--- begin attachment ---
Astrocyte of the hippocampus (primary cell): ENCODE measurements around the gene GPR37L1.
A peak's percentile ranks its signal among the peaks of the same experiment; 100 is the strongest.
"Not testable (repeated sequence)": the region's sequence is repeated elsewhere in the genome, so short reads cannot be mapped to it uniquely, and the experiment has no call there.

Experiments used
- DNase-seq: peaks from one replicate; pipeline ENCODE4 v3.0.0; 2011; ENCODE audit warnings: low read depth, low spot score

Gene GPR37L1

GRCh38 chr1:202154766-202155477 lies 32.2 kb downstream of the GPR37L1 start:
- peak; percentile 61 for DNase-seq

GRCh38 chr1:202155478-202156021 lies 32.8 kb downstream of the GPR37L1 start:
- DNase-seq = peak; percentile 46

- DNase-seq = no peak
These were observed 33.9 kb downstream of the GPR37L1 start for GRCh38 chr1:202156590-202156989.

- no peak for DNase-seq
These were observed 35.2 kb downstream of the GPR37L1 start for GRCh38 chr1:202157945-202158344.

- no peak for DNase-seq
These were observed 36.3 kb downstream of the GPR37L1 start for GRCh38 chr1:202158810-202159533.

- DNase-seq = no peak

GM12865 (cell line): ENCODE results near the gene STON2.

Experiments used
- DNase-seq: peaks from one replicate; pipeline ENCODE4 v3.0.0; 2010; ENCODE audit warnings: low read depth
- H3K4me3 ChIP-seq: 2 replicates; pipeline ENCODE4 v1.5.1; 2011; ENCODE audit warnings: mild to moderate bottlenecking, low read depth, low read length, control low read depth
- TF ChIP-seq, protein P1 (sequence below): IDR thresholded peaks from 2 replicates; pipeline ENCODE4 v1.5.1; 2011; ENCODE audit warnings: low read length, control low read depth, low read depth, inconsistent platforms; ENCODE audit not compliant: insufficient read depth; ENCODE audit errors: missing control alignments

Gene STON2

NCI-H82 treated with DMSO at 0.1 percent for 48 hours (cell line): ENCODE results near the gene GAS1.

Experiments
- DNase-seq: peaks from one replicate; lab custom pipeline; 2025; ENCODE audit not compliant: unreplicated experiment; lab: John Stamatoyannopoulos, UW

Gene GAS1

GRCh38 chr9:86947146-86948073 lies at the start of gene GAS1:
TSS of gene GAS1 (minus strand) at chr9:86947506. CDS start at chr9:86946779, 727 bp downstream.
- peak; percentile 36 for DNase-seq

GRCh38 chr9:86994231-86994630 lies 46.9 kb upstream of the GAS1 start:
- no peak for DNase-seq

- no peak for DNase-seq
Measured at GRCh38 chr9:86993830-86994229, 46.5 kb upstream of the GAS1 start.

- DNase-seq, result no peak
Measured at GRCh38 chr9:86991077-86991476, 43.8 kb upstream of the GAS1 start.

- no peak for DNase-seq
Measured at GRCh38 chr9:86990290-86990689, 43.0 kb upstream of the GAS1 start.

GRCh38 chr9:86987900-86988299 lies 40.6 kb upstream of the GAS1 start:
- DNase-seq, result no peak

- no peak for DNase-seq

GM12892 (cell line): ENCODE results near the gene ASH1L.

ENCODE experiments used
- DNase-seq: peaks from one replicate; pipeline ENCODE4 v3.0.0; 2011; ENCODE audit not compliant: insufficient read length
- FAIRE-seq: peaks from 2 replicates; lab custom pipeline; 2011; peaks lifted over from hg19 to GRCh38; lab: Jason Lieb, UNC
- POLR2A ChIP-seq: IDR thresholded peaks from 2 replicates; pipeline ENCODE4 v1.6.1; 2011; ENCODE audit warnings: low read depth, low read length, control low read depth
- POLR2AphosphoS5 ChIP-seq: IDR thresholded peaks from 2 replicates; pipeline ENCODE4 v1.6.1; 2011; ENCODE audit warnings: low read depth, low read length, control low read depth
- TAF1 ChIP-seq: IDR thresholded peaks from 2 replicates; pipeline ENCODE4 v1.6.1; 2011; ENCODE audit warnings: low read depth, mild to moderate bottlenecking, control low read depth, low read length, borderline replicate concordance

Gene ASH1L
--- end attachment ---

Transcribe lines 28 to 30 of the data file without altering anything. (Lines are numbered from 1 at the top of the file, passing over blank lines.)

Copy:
GRCh38 chr9:86947146-86948073 lies at the start of gene GAS1:
TSS of gene GAS1 (minus strand) at chr9:86947506. CDS start at chr9:86946779, 727 bp downstream.
- peak; percentile 36 for DNase-seq